Epidemiological studies have shown an association between OSA and strokes. This may be partly due to common risk factors such as obesity, alcohol consumption, age, diabetes mellitus and hypertension, but the link is probably a direct one. Strokes occur most frequently at 6.00-8.00 am, suggesting that they are associated with the process of awakening, but no link has been found between OSA and the risk of transient cerebral ischaemic attacks.
The hypertensive surges during each apnoea may contribute to the risk of stroke, but sustained daytime hypertension is probably more important, together with endothelial dysfunction, inflammatory changes and increased fibrinogen, which are all seen in OSA. There also appears to be an increased risk of paradoxical embolization through a patent foramen ovale associated with severe oxygen desaturations during sleep .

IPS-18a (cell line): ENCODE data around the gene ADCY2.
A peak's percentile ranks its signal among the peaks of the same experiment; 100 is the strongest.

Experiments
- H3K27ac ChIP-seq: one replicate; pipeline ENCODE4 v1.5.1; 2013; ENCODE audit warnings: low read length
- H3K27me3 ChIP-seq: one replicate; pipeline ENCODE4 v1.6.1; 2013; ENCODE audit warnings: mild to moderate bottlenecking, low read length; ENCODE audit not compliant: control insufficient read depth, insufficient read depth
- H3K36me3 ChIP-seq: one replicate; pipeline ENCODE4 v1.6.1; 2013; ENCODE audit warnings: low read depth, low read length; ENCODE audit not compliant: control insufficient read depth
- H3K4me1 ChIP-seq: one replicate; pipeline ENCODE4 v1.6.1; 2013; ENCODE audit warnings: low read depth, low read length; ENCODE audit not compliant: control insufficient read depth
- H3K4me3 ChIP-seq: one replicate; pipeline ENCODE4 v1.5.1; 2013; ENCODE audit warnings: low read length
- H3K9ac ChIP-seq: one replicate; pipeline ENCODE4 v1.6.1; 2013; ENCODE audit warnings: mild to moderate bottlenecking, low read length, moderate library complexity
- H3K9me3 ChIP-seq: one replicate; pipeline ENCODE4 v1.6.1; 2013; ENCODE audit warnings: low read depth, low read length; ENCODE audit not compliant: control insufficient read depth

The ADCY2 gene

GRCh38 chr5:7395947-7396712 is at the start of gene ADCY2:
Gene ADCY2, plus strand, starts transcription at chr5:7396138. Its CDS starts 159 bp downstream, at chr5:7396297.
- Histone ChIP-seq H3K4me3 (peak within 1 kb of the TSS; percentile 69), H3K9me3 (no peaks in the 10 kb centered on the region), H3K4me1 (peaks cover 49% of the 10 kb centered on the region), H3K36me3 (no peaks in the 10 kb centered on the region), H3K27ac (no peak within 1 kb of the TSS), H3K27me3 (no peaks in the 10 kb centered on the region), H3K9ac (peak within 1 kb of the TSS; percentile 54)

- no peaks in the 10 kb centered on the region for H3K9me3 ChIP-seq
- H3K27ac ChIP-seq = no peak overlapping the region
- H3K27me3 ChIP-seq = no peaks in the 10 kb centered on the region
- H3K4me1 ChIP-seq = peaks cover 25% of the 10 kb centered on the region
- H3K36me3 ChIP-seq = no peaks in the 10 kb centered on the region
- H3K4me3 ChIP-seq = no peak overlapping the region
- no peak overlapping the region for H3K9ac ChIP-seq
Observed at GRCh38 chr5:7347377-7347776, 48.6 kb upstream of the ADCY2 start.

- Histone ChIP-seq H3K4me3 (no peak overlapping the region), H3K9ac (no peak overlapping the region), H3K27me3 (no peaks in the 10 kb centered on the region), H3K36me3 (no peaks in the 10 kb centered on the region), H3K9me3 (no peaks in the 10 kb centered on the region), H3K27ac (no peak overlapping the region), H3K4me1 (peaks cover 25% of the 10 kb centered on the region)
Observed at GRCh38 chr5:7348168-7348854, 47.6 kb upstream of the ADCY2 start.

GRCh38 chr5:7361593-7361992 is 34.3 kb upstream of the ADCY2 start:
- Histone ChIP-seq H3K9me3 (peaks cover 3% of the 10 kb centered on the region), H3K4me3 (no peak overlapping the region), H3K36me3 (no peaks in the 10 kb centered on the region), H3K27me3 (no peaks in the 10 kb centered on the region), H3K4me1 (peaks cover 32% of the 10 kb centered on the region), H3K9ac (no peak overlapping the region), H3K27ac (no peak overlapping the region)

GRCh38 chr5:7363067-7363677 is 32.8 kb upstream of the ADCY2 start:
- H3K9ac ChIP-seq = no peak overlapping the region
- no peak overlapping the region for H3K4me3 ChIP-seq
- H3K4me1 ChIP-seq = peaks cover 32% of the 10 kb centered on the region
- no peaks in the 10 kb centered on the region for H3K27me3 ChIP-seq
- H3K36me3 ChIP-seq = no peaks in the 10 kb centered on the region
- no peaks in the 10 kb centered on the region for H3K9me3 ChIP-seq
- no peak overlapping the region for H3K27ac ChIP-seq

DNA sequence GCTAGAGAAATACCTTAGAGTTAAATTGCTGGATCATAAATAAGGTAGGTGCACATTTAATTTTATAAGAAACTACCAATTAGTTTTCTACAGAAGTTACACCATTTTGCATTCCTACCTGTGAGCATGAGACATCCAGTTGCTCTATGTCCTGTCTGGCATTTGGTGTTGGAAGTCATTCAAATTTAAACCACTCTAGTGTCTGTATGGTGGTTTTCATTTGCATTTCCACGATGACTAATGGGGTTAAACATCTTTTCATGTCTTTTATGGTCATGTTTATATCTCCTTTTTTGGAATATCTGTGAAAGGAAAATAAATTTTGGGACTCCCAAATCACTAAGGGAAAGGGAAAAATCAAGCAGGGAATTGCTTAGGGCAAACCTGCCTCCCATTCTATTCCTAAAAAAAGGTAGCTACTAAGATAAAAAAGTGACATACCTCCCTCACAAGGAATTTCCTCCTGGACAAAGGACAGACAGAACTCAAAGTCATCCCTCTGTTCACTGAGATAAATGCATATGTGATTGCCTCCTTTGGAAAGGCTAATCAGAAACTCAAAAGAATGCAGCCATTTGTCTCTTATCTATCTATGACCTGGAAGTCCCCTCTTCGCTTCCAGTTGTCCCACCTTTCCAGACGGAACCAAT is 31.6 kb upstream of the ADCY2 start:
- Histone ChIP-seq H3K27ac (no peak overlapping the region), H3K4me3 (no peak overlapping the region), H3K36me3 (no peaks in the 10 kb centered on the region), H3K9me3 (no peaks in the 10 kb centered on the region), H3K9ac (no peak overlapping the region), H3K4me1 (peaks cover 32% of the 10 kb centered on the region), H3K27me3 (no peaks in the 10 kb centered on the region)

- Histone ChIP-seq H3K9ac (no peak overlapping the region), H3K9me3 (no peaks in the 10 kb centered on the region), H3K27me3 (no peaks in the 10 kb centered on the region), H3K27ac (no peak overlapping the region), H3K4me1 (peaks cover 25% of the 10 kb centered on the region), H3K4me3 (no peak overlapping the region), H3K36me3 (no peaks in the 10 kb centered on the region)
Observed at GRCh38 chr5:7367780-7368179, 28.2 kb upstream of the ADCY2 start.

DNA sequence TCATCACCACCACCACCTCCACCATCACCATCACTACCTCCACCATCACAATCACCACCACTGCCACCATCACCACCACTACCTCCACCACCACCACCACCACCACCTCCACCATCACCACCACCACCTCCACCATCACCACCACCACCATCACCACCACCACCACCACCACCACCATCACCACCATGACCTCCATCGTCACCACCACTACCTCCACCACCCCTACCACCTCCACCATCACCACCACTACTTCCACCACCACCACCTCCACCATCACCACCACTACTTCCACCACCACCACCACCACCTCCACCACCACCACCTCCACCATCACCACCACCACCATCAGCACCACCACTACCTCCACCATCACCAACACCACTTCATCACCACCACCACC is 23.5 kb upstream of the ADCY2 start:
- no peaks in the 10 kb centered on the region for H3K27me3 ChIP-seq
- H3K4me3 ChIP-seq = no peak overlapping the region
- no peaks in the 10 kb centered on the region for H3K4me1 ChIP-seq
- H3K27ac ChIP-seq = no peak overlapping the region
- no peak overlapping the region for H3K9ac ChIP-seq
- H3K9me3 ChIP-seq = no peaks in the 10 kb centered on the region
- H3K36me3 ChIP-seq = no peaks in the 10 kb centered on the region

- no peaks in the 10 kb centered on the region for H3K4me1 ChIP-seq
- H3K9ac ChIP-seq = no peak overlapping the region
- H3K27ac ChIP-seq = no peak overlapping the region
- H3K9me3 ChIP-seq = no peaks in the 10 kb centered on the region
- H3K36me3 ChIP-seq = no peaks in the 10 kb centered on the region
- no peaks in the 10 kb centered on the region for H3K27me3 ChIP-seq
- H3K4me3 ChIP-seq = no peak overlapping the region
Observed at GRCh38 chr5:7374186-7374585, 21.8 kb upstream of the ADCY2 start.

OSA may occur following any type of stroke , but particularly with those involving the posterior inferior cerebellar artery, leading to pharyngeal and palatal dysfunction. Obstructive sleep apnoeas after a stroke correlate with early neurological deterioration and increased disability at 6 months, possibly because the lability of the blood pressure during each apnoea increases the extent of the cerebral damage. Treatment with nasal CPAP is poorly tolerated with only around 50% using it acutely and 10% at 3 months. Nasal CPAP could also have harmful effects, such as reducing the Pco2, which leads to cerebral vasoconstriction.
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Your heart pumps blood throughout your body using a network of tubing called arteries and capillaries which return the blood back to your heart via your veins. Blood pressure is the force of the blood pushing against the walls of your arteries as your heart beats.Learn more...